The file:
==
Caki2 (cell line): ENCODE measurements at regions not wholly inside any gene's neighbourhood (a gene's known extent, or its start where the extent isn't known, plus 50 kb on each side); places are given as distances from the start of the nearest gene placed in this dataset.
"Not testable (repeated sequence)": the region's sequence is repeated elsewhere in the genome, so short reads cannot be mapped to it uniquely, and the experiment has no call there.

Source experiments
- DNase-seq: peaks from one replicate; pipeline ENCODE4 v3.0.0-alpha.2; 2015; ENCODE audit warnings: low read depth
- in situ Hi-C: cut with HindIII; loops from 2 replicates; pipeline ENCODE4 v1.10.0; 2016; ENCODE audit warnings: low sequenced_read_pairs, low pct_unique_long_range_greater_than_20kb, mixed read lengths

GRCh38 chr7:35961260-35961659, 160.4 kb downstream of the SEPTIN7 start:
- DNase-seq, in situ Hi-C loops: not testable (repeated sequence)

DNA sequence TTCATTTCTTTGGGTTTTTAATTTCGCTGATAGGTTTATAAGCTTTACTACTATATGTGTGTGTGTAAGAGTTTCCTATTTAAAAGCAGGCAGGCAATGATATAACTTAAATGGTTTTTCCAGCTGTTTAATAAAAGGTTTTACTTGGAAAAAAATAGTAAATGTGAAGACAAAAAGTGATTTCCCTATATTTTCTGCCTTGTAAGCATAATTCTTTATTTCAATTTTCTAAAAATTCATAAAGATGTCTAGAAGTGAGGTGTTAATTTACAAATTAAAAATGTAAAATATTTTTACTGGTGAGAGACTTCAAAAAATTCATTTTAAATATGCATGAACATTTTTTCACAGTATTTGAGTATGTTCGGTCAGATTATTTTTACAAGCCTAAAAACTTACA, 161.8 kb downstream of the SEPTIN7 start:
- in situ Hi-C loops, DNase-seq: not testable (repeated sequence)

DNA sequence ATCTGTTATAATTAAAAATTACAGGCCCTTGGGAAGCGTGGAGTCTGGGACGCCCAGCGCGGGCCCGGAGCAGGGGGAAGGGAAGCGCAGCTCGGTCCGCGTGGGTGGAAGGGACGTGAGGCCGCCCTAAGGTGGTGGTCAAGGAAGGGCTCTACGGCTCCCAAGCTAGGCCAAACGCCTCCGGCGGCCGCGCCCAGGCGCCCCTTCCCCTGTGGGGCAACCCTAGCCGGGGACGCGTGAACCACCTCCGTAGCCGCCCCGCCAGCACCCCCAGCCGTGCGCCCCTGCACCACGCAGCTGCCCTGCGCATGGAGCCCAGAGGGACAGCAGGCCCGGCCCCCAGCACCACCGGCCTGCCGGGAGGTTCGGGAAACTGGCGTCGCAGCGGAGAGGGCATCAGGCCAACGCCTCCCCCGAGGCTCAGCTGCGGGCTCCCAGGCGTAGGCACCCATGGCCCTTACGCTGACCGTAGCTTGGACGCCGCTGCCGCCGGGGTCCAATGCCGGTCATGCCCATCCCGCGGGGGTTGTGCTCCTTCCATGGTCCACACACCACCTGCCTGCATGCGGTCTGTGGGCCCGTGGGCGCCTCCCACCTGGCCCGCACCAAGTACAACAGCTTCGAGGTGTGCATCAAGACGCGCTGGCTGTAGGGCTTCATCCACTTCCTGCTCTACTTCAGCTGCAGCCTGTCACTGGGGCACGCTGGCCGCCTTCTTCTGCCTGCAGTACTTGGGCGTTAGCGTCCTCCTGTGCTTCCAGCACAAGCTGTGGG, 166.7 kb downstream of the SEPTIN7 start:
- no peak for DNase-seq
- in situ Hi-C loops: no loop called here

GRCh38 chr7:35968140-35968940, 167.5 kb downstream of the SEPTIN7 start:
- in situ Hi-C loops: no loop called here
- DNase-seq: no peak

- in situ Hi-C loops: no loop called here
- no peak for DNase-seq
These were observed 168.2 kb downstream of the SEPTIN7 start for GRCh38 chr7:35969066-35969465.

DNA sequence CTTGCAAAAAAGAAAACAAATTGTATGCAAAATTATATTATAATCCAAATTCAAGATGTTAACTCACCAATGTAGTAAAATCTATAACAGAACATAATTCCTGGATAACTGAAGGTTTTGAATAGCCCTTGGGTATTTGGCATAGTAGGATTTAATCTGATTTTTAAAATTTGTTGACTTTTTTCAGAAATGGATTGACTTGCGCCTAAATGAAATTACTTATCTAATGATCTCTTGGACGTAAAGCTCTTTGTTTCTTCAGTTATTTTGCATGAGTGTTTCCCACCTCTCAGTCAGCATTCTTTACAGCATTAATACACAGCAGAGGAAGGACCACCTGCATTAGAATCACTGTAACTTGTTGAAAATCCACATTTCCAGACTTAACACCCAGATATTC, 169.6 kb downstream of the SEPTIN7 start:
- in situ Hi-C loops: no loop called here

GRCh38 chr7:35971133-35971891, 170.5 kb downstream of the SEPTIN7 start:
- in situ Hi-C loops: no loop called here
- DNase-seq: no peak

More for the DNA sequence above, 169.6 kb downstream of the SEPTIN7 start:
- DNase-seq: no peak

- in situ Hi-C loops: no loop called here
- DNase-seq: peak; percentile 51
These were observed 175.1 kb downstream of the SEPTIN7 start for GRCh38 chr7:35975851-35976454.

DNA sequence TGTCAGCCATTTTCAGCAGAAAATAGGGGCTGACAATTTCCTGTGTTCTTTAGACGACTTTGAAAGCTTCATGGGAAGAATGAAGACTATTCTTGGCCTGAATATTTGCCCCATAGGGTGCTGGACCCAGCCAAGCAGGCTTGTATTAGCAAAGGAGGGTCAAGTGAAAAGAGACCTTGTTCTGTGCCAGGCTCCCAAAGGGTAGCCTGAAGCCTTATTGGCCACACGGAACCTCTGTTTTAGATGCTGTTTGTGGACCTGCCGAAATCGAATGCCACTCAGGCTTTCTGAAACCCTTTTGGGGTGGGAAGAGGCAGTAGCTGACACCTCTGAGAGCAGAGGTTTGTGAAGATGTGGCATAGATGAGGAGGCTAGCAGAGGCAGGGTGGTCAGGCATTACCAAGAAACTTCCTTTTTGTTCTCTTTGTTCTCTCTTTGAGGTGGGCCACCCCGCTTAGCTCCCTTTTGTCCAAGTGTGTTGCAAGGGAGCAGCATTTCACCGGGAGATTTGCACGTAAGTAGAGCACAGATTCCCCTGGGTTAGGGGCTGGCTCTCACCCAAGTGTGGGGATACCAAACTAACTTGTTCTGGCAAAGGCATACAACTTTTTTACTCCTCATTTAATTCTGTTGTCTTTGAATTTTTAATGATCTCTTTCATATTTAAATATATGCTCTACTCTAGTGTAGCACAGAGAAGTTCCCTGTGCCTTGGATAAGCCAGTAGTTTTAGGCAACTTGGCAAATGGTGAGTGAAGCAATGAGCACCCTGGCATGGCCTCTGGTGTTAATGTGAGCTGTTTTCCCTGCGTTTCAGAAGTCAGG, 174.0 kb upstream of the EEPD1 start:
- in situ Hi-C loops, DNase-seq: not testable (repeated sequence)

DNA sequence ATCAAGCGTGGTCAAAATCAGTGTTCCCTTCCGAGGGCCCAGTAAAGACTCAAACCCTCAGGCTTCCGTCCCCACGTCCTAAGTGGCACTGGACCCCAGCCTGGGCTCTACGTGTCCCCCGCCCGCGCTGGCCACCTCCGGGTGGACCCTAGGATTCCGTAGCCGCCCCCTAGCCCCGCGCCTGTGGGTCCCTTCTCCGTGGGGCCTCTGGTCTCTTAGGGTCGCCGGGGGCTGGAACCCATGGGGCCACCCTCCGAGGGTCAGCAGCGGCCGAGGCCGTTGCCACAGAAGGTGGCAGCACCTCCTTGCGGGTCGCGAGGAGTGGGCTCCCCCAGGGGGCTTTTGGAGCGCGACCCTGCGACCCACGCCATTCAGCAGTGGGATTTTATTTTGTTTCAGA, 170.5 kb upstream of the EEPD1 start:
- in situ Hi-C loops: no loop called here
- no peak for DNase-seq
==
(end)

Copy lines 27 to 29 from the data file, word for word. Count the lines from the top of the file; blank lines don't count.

- DNase-seq: peak; percentile 51
These were observed 175.1 kb downstream of the SEPTIN7 start for GRCh38 chr7:35975851-35976454.

DNA sequence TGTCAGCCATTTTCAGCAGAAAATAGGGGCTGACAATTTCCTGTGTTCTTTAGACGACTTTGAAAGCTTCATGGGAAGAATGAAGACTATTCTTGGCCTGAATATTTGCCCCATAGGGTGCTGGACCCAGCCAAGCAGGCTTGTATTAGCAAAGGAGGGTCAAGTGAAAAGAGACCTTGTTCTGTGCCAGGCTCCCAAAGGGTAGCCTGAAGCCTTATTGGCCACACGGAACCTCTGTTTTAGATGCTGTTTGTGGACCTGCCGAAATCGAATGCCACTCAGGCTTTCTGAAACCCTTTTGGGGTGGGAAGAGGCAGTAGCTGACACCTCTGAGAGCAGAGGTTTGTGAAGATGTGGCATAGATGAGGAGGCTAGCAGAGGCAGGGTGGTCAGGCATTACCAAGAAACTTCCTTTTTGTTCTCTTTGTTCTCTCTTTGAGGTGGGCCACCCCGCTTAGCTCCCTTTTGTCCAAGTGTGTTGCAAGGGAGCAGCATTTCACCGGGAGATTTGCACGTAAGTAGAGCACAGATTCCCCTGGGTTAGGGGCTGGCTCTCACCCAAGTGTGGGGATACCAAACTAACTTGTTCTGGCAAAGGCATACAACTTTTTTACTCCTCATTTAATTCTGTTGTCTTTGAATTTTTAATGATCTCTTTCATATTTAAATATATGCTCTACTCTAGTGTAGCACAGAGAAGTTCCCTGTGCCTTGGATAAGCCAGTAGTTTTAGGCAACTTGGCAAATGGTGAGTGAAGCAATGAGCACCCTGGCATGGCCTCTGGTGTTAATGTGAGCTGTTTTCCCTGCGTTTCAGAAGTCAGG, 174.0 kb upstream of the EEPD1 start: